It’s a well-known fact that the DevOps process can be long, complicated, and costly. With hundreds (if not thousands) of iterations being tested, deployed, and revised before a stable, satisfactory build has been reached. Because of this, many developers have begun adopting certain tools for their DevOps processes in an effort to lighten the load and make their jobs that much easier. So, as a result, today we will be covering five worthy DevOps tools for every developer, ranging from multi-million dollar enterprises to the most modest of startups.
One of the most widely-used and widely known software development tools out there, Git has become virtually ubiquitous in DevOps, especially when it comes to indie and open-source development. Git essentially allows users to isolate your builds and make changes to repositories without actually committing them to the working build. This tool is useful for smaller developers or teams who want to be able to access their repositories remotely and test changes to the build without actually changing the version of the build everyone else is working on.
Containers have been all the rage lately, and more and more software development teams have been adopting the practice. One of the leaders in container technology is Kubernetes. While the service is relatively young (only having come out in 2015), so is the widespread use of containers themselves, and Kubernetes has the advantage of being a completely open-source service for automating and deploying your containerized applications.
Deadlines are everything for developers; which means that being even a few days behind can mean everything when it comes down to the wire, and anyone who is familiar with DevOps (or anyone who has done a code sprint) will understand how vital planning is when it comes to software and website development. As a result, JIRA was created. JIRA seeks to solve the planning and tracking issues inherent to development, and allows your DevOps teams to track progress and plan future development and deployments in a simple, easy-to-use ecosystem.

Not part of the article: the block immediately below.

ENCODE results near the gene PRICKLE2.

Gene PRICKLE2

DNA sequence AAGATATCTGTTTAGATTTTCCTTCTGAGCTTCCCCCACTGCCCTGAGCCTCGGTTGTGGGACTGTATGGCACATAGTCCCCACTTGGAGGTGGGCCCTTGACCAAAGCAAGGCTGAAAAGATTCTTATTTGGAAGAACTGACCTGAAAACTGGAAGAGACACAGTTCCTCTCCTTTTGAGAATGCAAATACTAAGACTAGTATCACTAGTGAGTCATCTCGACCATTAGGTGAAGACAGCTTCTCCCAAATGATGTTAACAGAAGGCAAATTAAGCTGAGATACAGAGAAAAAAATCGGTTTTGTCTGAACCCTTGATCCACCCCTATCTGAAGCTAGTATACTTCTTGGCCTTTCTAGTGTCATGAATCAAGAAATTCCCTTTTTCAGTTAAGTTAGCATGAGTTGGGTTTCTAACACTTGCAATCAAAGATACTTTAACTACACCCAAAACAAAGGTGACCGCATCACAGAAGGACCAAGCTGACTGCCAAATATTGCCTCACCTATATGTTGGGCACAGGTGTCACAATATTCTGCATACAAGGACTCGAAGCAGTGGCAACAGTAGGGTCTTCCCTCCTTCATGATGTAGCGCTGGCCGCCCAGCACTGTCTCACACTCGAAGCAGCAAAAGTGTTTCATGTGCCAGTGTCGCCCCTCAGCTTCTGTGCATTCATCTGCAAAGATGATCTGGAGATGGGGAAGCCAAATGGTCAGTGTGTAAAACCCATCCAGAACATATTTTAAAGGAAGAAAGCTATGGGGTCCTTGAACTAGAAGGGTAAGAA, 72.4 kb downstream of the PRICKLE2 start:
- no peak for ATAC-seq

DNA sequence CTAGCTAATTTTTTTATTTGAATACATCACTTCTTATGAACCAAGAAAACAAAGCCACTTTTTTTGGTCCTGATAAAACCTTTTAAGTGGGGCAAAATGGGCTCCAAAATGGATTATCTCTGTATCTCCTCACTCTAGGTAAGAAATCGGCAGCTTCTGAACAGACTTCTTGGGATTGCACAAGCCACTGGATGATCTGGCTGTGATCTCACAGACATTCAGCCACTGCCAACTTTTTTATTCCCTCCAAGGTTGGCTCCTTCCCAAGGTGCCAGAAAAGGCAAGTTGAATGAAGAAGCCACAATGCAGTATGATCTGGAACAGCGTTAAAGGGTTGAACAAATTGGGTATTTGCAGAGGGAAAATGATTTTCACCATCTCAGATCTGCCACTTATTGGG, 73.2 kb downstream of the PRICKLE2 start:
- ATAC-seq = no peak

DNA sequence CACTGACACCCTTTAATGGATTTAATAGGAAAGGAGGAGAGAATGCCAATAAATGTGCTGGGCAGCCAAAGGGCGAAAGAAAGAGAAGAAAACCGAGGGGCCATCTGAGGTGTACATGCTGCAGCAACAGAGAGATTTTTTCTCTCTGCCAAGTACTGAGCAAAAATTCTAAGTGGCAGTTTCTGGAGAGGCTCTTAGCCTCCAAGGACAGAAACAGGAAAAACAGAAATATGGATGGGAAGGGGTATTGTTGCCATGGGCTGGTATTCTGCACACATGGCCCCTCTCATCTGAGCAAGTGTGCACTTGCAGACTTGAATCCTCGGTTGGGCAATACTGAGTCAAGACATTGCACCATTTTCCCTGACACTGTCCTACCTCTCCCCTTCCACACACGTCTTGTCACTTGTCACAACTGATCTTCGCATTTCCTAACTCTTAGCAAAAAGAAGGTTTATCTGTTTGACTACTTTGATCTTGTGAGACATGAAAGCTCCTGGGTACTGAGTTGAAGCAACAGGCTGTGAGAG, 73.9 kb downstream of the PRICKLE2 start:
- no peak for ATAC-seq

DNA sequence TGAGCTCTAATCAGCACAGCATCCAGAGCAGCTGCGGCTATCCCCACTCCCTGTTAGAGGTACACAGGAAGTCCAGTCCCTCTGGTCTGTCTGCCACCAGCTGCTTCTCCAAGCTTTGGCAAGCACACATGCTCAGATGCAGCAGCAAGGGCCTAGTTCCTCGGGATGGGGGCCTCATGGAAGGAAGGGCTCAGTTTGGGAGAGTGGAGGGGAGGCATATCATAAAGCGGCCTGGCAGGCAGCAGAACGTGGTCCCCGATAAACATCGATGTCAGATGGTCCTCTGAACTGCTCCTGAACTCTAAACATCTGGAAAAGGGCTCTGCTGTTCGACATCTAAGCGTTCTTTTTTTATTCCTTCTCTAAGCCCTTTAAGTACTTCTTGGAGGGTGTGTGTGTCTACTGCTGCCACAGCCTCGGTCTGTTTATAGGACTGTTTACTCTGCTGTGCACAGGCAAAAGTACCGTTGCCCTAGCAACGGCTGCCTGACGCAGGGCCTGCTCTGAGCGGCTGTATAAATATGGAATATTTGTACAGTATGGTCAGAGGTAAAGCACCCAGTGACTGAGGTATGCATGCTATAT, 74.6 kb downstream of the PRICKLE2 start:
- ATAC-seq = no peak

Bug and crash testing can be incredibly costly for the bottom line and incredibly frustrating for the developers; which means they’re a necessary evil in order to provide the best possible experience for the end user. However, just because they’re necessary doesn’t mean they have to be so frustrating. Enter Raygun, an error reporting and tracking service that can identify errors and crashes down to the exact line of code that caused the issue, which means no more hunting for clues or trying to match timestamps across the development team out what push caused the build error.
5. Agility Bundle
Last but certainly not least is Agility Bundle from Contegix. The majority of the platforms we’ve discussed so far have been quality-of-life tools that allow developers to plan operations or simplify deployments, however, Agility Bundle takes this a step further by allowing you to completely automate your (regularly manual) deployments. Agility bundle also allows for point-and-click deployments between all of your environments, greatly speeding up the deployment process that normally ends up taking all too much time.
In the end, the DevOps proces is integral to success for any developer, whether you’re building repositories with tens of thousand of lines, or small indie projects with a few friends on GitHub. Whatever background you come from, with the right tools in your kit you can greatly simplify and speed up the development process and free up valuable time for your developers.